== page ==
Within the Prague Castle is St. Vitus Cathedral. It’s a Roman Catholic church and the seat of the Archbishop of Prague. It’s also a solid example of gothic architecture. Inside are the tombs of several Bohemian Kings (Czech royalty) and Holy Roman Emperors.
But you can wikipedia all of that.
Our favorite part about the St. Vitus Cathedral was actually the South Tower. For about $6.50 (150 CZK), you can purchase a ticket to climb the 287 steps up the Great South Tower. This exertion is easily rewarded by some of the bestviews you will have of Prague.
It is absolutely breathtaking to overlook the Vltava river and its many picturesque bridges. The red tile roofs throughout the city also add a touch of magic and fairytale-like quality to the views.
On the day we went up (and up, and up) those stairs, the weather had been rather rainy and dreary. But just as we reached the top, some of the clouds cleared to reveal blue skies. Half the city was in shadow, and the other half in light. It was awesome.
So, if you ever find yourself in Prague and within Prague Castle, and are motivated enough to do a minor trek up a few hundred steps, then we definitely recommend doing this.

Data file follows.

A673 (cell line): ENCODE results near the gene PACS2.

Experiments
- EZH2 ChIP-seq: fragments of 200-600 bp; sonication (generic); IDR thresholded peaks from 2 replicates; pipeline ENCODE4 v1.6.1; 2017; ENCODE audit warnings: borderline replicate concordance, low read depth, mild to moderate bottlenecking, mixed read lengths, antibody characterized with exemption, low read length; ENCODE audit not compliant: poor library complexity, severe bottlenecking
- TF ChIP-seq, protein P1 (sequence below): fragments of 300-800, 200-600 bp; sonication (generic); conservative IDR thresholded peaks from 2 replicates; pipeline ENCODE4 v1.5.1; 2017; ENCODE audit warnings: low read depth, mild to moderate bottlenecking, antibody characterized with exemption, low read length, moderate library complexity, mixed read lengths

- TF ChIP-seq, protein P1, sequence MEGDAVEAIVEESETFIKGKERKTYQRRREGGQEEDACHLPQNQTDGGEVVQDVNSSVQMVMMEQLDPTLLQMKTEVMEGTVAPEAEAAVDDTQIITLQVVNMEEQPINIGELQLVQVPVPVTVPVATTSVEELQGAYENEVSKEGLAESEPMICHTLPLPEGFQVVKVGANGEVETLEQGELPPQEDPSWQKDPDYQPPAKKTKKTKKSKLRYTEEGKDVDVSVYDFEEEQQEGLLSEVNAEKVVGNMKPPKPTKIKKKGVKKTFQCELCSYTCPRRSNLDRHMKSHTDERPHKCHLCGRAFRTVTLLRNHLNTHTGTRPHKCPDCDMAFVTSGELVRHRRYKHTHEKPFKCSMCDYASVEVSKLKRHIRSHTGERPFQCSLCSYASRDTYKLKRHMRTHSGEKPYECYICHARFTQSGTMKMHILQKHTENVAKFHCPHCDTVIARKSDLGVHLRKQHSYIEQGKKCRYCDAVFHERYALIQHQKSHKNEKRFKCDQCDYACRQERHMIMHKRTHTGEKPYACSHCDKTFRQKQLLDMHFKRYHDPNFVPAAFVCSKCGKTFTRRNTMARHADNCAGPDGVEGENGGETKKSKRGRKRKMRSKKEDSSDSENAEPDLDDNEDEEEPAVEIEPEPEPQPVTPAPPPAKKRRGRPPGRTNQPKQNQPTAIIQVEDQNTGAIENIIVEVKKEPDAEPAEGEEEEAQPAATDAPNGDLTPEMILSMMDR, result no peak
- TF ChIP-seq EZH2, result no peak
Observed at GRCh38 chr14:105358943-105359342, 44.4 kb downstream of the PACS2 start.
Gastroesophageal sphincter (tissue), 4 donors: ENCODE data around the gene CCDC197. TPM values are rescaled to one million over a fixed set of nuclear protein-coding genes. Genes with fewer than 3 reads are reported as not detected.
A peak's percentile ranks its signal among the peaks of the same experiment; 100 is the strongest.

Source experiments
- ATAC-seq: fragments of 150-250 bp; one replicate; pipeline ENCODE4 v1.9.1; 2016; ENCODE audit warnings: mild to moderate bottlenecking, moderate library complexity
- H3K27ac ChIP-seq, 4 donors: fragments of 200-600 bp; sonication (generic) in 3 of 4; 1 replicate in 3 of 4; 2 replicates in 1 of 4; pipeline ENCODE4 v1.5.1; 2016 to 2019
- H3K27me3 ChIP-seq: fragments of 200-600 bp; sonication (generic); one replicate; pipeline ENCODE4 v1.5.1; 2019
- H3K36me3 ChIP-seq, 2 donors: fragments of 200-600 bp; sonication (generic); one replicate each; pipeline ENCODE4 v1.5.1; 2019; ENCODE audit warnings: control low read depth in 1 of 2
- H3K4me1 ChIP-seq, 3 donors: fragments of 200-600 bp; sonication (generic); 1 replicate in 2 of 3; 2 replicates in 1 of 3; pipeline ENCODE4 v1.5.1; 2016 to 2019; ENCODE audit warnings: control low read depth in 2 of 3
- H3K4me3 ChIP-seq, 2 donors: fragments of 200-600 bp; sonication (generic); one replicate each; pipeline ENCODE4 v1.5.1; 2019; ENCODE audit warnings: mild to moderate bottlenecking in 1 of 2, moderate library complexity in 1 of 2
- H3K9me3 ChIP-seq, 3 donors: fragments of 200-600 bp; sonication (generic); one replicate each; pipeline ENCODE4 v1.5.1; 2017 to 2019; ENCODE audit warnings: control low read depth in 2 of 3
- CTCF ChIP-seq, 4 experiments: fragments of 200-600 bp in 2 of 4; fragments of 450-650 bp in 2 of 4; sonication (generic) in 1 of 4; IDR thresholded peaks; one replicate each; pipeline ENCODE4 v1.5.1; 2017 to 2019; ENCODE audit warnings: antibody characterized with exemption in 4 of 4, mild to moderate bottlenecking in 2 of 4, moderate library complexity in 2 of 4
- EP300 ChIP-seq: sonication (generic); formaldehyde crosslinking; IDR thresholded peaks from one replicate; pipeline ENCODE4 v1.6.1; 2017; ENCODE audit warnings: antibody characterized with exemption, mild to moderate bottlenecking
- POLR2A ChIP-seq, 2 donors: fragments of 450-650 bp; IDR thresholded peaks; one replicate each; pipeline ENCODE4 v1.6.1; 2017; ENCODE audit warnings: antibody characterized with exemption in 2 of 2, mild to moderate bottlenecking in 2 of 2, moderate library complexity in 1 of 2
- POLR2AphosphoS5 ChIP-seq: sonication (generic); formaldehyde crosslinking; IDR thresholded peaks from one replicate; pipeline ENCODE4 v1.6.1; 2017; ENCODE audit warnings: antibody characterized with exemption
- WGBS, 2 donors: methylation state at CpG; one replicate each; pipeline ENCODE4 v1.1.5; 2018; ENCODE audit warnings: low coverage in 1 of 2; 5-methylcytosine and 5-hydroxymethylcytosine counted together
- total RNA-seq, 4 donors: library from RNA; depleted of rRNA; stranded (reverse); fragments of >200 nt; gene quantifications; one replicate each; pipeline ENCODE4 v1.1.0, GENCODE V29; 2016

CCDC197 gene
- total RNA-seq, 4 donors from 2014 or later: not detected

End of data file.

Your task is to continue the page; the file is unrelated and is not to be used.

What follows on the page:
Mild warning though: the stairs also go around and around and around the tower. So do take breaks and try not to get too dizzy!
The second stop on our Honeymoon was Salzburg, Austria.
This was my pick of cities to visit because…well…‘do’ a deer, a female deer; ‘re’ a drop of golden suuuuun…
You get it. The Hills are alive (in a non-creepy way).
In fact, Salzburg is a perfect honeymoon destination. It’s such a romantic city, with music, history, and beauty in every corner.
We took the train from Munich, Germany (where we kicked off our Honeymoon with Oktoberfest) into Salzburg, Austria. It was a relatively short train ride as the two cities are only about 150 km (93 miles).
Our first moment of “wow” happened as we were entering the city. When the train crosses over the Salzac River, you’re greeted with the sight of Festung Hohensalzburg looming high on a hill, watching over the city.
One of the first things we wanted to see was the Hohensalzburg Fortress, of course. For about 15 Euros, you can purchase a trip/tour to this Medieval Fortress. For those who do not want to hike up the trail towards the fort, there’s also a funicular that takes you up the mountain which offers the most amazing views.
Inside, is one of the most beautifully well-preserved medieval halls, the Golden Hall. To think that construction of this fortress began in 1077. This fortress was never breached…though it was surrendered peacefully during the Napoleanic Wars.
On the day we visited the fortress, there was a dinner and a concert being set up. It was for the “Fortress Dinner Concert” series. Which…if there was one thing we regretted in Salzburg, it was not taking in a concert. WHYYYYYYYYYYYY? I still feel it in my heart…but that just really means we have to go back someday, right?